In warmer climes, palm trees are well-adapted to high-wind conditions, so there's no need to prune them, but remove coconuts and store them safely indoors.
If your soil is moist — either naturally or from recent rain — apply 3 inches of mulch over beds and borders. That will offer protection against the soaking effects of a deluge, which could uproot trees, especially shallow-rooted ones like white pine, birch, willow and tulip poplar, among others.
Stake any newly planted trees to support them, and bring hanging baskets and planters into the home, shed or garage. If that's not possible, line them up against the house or another protected spot.
Protect the flowers of small blooming plants by covering them with buckets or cloches topped with something heavy, like a brick, to hold them in place. Wrap larger plants with burlap secured with twine. Orchids, bromeliads, succulents, air plants and other tree-dwelling plants can be tied into place with fishing line.
Check that all vining plants are secured to their supports, and that the supports are firmly staked into the ground. If they don't feel secure, remove the supports and lay them – and the plants – on the ground until the threat passes.
Lay row cover fabric over tender, young seedlings and pin it into place with landscape pegs.
After the storm
Once the storm has passed, clear away fallen fruit and vegetables, which could attract rodents if left to rot on the ground, and remove protection from around plants.
Inspect trees for damage. If you can safely remove hanging, broken branches while standing on the ground, do so. But avoid pruning anything higher than your head or climbing a ladder to prune. Those jobs are best left to a professional -- and that doesn't mean a guy who shows up at your door with a chainsaw, who is unlikely to know what he's doing and could be a scammer.
The International Society of Arborists maintains a list of certified arborists on its website at https://www.treesaregood.org/findanarborist; start your search there.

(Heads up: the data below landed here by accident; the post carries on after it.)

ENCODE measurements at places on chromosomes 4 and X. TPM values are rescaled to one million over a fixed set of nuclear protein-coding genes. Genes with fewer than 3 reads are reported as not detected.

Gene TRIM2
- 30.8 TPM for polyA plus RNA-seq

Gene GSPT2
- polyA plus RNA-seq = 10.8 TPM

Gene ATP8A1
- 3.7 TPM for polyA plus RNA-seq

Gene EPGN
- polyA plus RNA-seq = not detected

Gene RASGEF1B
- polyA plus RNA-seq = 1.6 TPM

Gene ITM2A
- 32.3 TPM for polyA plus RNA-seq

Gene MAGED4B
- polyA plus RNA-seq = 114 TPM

If a small tree has been toppled or uprooted, straighten and stake it as soon as possible, tamping the soil firmly as you replant it. Insert stakes into the ground around the trunk, attach twine, rope or cord to the stakes, and fasten them to the tree. Apply 3 inches of mulch or straw over the soil, keeping it 3 to 4 inches away from trunks, and water the tree regularly for the remainder of the growing season. This will help re-establish the root system.
Wind sway helps trees develop strong trunks and roots, so don't keep the tree staked for longer than six months to a year.
Salt spray can desiccate, or dehydrate, trees and shrubs near the coasts, and they might not show symptoms until the following year. Apply mulch around trees to retain soil moisture, and water deeply and repeatedly to flush out salts.
Refrain from pruning evergreens or removing dry tips until after new growth appears the following spring.
If high tides encroach upon your property, salt will likely form a crust on the soil's surface, leading to dehydration. Most plants won't survive such devastation, but the soil can be restored: Water deeply, then spread gypsum over the soil. It will react with the salt to form sodium sulfate, which will wash through the ground with repeated waterings. Continue watering deeply for the rest of the year.
Jessica Damiano writes regularly about gardening for The Associated Press. A master gardener and educator, she writes The Weekly Dirt newsletter and creates an annual Gardening Calendar of daily gardening tips. Send her a note at firstname.lastname@example.org and find her at jessicadamiano.com and on Instagram @JesDamiano.